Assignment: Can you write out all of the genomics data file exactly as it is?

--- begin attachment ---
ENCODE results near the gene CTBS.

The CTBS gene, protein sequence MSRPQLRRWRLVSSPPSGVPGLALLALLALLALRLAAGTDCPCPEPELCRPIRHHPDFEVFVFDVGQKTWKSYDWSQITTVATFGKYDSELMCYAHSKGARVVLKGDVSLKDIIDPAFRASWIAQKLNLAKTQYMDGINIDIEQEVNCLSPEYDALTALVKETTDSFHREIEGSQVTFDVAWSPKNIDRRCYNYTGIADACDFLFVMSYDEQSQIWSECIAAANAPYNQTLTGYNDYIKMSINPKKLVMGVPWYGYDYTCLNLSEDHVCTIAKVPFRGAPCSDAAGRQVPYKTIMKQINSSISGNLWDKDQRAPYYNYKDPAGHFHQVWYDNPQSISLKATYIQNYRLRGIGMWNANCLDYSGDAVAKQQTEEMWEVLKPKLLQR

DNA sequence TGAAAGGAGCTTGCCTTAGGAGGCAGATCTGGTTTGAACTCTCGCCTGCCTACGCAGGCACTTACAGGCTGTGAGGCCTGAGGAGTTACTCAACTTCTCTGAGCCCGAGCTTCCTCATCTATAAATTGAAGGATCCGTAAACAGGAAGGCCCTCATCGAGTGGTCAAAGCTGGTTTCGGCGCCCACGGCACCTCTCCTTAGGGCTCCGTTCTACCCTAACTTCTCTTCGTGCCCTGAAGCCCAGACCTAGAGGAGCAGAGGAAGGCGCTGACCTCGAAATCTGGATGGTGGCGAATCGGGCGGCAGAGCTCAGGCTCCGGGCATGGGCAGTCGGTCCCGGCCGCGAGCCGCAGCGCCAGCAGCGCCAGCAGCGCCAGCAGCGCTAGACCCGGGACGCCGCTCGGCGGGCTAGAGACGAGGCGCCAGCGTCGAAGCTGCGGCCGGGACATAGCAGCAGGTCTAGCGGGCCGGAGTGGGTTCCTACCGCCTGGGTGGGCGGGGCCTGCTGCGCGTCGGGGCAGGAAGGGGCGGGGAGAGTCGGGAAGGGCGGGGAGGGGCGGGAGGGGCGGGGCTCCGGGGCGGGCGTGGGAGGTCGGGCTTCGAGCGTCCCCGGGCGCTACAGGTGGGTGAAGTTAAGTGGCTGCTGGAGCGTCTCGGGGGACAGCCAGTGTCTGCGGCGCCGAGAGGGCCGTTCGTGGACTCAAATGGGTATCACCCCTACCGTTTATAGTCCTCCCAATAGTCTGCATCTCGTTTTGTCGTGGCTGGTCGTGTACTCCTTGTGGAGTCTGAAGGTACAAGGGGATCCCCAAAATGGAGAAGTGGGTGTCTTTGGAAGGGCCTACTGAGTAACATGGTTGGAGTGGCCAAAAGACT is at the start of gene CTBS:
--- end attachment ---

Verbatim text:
ENCODE results near the gene CTBS.

The CTBS gene, protein sequence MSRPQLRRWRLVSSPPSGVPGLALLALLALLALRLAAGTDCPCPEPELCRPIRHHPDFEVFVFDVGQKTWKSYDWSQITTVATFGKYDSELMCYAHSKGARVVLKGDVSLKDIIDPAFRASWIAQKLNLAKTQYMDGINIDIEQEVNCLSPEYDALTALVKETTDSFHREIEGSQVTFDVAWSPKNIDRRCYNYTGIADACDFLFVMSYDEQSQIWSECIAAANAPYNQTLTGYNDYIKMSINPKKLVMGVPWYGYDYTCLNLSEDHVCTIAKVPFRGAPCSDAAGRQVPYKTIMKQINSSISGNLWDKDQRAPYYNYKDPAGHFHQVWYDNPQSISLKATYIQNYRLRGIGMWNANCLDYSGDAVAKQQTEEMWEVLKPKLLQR

DNA sequence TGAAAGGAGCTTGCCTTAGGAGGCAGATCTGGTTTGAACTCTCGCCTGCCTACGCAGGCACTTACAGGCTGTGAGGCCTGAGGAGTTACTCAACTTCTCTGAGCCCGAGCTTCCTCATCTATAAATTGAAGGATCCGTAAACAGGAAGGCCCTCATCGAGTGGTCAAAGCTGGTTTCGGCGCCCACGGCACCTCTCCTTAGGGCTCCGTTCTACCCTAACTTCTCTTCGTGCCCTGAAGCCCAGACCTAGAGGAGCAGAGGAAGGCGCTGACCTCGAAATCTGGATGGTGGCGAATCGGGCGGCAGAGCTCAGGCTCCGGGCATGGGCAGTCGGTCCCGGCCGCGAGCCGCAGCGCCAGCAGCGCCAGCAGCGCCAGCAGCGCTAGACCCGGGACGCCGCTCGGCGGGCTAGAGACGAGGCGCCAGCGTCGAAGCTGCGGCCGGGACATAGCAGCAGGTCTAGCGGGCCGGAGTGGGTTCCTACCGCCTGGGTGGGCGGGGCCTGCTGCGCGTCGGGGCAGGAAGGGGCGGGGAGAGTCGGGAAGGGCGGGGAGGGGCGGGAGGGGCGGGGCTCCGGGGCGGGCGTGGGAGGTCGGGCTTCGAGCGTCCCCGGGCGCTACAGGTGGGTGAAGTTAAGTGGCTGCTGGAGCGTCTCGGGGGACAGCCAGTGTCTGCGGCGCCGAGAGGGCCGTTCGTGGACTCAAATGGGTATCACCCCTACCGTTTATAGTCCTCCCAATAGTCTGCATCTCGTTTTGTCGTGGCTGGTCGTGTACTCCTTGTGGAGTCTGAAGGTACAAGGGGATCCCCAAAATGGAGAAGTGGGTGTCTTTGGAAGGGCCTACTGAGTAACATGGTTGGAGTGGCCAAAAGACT is at the start of gene CTBS: